hide Matching Documents

The documents where this entity occurs most often are shown below. Click on a document to open it.

Document Max. Freq Min. Freq
Harper's Encyclopedia of United States History (ed. Benson Lossing) 234 234 Browse Search
George P. Rowell and Company's American Newspaper Directory, containing accurate lists of all the newspapers and periodicals published in the United States and territories, and the dominion of Canada, and British Colonies of North America., together with a description of the towns and cities in which they are published. (ed. George P. Rowell and company) 64 64 Browse Search
Knight's Mechanical Encyclopedia (ed. Knight) 39 39 Browse Search
Lucius R. Paige, History of Cambridge, Massachusetts, 1630-1877, with a genealogical register 31 31 Browse Search
Cambridge History of American Literature: volume 3 (ed. Trent, William Peterfield, 1862-1939., Erskine, John, 1879-1951., Sherman, Stuart Pratt, 1881-1926., Van Doren, Carl, 1885-1950.) 23 23 Browse Search
Benjamin Cutter, William R. Cutter, History of the town of Arlington, Massachusetts, ormerly the second precinct in Cambridge, or District of Menotomy, afterward the town of West Cambridge. 1635-1879 with a genealogical register of the inhabitants of the precinct. 19 19 Browse Search
Wendell Phillips, Theodore C. Pease, Speeches, Lectures and Letters of Wendell Phillips: Volume 1 16 16 Browse Search
Brigadier-General Ellison Capers, Confederate Military History, a library of Confederate States Military History: Volume 5, South Carolina (ed. Clement Anselm Evans) 15 15 Browse Search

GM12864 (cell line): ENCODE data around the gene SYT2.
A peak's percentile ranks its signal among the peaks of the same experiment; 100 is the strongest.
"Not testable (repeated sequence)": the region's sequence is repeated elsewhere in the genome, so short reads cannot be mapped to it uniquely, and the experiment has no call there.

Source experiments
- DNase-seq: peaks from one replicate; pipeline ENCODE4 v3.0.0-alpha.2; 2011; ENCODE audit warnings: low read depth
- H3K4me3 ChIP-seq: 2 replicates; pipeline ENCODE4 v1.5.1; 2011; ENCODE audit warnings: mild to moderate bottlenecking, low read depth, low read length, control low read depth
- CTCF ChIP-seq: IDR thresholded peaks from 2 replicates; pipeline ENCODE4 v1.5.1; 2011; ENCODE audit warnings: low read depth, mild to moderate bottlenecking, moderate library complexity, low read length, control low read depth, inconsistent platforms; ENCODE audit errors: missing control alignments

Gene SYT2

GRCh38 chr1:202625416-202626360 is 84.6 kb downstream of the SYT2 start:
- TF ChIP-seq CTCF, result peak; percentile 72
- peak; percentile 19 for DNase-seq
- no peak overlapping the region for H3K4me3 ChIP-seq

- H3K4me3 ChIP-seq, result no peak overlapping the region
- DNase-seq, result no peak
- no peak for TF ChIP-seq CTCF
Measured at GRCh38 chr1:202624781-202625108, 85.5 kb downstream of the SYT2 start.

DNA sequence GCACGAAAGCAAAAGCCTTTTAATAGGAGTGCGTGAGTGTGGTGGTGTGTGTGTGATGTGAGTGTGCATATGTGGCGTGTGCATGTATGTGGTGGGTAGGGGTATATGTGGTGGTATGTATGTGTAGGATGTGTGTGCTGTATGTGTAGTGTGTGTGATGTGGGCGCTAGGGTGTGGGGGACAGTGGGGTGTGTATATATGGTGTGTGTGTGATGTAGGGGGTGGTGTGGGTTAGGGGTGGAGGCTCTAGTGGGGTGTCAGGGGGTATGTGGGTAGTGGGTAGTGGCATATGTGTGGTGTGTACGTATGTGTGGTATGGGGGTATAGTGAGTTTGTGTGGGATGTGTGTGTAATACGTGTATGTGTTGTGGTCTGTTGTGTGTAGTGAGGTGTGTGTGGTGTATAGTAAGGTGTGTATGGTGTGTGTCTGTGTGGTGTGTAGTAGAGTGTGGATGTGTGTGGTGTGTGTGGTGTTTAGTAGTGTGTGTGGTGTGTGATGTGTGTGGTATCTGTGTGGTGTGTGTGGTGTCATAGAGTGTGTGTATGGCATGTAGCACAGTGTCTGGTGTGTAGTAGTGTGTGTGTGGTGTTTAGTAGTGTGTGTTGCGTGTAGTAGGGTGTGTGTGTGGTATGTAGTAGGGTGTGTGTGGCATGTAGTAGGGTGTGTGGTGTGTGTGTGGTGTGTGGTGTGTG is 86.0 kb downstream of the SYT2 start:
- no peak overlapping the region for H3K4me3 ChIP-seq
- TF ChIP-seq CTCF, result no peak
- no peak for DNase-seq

Edward L. Pierce, Memoir and letters of Charles Sumner: volume 2 15 15 Browse Search
Cambridge History of American Literature: volume 2 (ed. Trent, William Peterfield, 1862-1939., Erskine, John, 1879-1951., Sherman, Stuart Pratt, 1881-1926., Van Doren, Carl, 1885-1950.) 15 15 Browse Search
View all matching documents...

Browsing named entities in Edward L. Pierce, Memoir and letters of Charles Sumner: volume 2. You can also browse the collection for 1843 AD or search for 1843 AD in all documents.

Your search returned 15 results in 7 document sections:

Edward L. Pierce, Memoir and letters of Charles Sumner: volume 2, Chapter 18: Stratford-on-avon.—Warwick.—London.—Characters of judges and lawyers.—authors.—society.—January, 1839, to March, 1839.—Age, 28. (search)
itten by somebody who understands the subject, and who praises with great discrimination. Some of my friends suppose that it is done by John Allen, M. D., 1770-1843; an inmate of Holland House for more than forty years; a contributor to the Edinburgh Review on subjects relating to English, French, and Spanish history and the Bl say he is a failure,—and these, too, are some of his most intimate friends. I may mention Sutton Sharpe An eminent chancery barrister; he died of apoplexy in 1843. and John Romilly, both of whom in politics coincide with Lord Langdale; but who said with regret that he had disappointed them as a judge. His decisions amount tce as an equity lawyer; sat in Parliament for the boroughs of Rye and Ripon; was raised to the peerage, in 1858, with the title of Baron Kingsdown. He assumed, in 1843, the additional surname of Leigh. See Brougham's opinion of Follett and Pemberton, ante, Vol. I. p. 351. is decidedly the best. He is a bachelor and a Tory. In